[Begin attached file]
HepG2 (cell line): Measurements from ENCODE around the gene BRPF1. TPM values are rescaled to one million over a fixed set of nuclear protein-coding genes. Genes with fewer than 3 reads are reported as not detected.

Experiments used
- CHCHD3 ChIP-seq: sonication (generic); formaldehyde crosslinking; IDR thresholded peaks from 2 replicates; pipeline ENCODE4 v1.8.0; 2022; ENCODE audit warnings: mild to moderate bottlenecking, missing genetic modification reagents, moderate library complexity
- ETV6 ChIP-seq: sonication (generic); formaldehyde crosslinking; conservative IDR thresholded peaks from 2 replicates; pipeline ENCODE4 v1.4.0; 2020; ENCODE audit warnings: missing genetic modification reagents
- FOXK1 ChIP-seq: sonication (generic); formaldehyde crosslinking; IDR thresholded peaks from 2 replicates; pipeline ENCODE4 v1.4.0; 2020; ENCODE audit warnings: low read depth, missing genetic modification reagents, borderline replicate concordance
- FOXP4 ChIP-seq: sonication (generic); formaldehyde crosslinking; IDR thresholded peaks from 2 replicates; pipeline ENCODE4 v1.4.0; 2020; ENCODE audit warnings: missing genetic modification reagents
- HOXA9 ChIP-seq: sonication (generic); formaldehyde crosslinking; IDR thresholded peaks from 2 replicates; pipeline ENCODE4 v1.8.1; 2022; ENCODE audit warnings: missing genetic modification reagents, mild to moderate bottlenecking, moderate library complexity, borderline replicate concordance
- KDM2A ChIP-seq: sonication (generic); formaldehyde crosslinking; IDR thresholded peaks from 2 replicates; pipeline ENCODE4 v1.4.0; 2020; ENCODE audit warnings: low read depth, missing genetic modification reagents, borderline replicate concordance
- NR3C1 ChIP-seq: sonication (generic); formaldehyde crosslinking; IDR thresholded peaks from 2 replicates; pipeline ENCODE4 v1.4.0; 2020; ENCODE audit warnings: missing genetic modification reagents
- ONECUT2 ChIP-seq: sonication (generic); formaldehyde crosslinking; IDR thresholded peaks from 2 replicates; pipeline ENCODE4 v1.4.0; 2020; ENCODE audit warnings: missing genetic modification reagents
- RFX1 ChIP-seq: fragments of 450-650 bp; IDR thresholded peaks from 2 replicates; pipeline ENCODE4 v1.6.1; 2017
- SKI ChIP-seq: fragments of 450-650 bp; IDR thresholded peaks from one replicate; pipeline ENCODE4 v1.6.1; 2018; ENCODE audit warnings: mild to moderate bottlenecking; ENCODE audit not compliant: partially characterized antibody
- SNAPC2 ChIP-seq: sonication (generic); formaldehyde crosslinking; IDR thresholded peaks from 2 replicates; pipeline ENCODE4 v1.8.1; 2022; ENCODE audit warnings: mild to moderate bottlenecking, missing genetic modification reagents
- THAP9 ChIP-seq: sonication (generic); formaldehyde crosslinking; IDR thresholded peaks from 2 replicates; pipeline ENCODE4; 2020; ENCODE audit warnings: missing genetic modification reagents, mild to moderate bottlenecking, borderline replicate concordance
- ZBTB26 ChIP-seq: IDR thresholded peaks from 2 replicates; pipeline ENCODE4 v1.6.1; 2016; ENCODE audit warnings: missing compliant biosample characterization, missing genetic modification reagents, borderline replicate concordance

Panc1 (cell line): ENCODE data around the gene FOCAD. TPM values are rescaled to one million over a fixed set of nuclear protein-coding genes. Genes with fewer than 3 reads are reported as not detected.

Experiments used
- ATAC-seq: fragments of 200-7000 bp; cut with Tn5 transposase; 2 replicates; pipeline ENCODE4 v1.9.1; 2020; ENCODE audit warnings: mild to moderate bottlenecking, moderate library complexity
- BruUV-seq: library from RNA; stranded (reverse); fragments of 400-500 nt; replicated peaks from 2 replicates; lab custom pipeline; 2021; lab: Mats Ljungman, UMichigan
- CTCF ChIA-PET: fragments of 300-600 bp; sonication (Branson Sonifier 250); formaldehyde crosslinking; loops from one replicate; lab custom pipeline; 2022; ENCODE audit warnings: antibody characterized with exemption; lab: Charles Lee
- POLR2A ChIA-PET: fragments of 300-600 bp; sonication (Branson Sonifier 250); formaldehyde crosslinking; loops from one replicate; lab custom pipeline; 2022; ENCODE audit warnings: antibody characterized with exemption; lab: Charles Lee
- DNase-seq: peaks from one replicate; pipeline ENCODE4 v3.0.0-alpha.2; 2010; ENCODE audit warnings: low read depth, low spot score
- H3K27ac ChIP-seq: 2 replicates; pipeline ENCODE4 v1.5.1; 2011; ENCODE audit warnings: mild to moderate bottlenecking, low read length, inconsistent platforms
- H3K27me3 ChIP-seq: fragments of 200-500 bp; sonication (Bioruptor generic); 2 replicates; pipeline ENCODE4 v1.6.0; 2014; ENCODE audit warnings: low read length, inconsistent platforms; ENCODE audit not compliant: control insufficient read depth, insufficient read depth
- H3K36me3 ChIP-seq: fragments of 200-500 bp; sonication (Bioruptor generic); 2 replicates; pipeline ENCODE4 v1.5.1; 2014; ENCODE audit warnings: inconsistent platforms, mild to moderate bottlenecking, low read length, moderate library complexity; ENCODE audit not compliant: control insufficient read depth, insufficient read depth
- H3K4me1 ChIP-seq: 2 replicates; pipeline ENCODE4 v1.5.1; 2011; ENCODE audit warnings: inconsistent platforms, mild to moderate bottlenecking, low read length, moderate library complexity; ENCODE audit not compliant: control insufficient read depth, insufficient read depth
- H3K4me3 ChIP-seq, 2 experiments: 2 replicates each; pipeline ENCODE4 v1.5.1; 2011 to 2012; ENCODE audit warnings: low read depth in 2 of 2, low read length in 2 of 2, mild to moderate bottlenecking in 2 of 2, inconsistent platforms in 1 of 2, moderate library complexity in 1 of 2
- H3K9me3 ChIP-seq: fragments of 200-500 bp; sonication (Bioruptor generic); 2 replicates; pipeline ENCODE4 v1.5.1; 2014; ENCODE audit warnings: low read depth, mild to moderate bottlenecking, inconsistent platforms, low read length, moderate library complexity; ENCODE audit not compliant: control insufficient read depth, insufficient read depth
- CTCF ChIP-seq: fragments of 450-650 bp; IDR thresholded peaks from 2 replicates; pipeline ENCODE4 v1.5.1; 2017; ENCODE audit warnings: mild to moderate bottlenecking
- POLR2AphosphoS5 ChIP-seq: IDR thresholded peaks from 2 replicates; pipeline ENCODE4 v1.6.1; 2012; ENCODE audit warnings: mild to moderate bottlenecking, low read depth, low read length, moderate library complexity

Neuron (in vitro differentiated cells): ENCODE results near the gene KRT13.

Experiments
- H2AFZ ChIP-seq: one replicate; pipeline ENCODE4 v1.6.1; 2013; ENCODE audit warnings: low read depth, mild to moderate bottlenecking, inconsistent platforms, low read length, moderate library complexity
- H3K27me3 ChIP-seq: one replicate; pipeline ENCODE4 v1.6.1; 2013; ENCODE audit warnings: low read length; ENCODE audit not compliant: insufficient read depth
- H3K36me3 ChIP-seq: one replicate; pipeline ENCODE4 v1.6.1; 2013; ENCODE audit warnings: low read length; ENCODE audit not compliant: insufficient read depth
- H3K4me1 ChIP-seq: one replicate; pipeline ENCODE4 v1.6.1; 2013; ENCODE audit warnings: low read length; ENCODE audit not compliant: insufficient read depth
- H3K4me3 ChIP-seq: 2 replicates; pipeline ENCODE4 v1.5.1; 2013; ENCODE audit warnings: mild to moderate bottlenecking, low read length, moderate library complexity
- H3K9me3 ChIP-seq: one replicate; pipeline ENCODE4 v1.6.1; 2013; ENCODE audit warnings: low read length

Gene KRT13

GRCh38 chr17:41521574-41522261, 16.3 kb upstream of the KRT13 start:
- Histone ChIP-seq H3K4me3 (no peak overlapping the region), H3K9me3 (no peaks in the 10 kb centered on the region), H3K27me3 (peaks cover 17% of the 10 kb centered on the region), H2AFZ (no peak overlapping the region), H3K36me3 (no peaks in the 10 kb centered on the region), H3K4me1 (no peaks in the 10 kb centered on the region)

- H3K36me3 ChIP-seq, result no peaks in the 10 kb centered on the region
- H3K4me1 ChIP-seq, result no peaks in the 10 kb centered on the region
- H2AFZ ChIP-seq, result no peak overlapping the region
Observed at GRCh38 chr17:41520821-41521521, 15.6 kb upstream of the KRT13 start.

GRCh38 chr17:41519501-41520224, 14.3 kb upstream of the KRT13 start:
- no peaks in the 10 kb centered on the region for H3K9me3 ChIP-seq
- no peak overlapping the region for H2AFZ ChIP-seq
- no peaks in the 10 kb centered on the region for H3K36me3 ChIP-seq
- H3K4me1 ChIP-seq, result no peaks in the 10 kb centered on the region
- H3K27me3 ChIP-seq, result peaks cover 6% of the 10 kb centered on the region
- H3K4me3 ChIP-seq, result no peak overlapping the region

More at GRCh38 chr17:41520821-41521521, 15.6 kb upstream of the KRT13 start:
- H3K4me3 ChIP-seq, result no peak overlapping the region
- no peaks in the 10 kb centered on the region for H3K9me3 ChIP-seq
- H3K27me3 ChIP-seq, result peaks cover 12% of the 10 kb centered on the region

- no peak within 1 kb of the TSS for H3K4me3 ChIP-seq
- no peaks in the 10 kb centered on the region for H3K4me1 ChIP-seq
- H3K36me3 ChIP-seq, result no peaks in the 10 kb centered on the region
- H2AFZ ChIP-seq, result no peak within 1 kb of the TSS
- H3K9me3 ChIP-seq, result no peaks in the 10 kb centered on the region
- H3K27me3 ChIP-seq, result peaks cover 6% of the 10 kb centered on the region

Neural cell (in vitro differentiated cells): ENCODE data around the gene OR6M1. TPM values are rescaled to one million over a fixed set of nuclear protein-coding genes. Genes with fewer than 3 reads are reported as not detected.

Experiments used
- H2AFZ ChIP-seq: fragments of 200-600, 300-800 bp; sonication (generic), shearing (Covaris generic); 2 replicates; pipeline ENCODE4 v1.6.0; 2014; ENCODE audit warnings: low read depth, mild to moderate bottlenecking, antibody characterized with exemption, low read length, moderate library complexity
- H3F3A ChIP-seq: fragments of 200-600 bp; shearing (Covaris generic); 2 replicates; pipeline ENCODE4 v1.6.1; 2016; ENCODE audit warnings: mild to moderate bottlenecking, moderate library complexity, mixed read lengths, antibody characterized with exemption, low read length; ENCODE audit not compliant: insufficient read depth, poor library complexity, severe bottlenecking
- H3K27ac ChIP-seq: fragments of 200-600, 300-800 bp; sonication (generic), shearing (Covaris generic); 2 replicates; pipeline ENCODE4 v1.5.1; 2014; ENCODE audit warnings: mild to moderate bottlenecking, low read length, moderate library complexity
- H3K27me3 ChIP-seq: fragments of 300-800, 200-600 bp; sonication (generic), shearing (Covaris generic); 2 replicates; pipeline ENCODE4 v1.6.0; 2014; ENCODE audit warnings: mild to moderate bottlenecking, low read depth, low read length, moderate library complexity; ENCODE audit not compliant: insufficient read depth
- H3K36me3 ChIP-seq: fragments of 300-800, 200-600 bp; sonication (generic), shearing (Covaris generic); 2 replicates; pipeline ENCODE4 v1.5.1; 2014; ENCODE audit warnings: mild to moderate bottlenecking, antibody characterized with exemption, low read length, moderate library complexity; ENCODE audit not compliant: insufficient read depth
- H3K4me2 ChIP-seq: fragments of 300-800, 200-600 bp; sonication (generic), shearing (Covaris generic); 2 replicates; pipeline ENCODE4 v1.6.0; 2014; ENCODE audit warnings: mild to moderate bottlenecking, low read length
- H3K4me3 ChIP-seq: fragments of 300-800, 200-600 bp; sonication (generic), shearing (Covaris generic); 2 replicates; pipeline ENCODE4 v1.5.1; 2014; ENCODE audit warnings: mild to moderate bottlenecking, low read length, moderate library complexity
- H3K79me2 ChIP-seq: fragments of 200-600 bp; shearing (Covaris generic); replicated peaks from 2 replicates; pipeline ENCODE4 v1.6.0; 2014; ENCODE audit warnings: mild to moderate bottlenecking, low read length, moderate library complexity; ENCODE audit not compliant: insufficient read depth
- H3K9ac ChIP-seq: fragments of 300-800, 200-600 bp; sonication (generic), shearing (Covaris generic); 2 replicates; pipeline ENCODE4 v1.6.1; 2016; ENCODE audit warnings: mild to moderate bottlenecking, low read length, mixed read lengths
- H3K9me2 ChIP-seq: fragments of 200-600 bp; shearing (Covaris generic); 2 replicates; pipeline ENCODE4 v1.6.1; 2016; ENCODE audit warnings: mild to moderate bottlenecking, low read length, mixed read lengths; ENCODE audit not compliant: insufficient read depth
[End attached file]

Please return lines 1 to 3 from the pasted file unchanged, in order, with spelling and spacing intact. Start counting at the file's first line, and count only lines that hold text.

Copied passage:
HepG2 (cell line): Measurements from ENCODE around the gene BRPF1. TPM values are rescaled to one million over a fixed set of nuclear protein-coding genes. Genes with fewer than 3 reads are reported as not detected.

Experiments used
- CHCHD3 ChIP-seq: sonication (generic); formaldehyde crosslinking; IDR thresholded peaks from 2 replicates; pipeline ENCODE4 v1.8.0; 2022; ENCODE audit warnings: mild to moderate bottlenecking, missing genetic modification reagents, moderate library complexity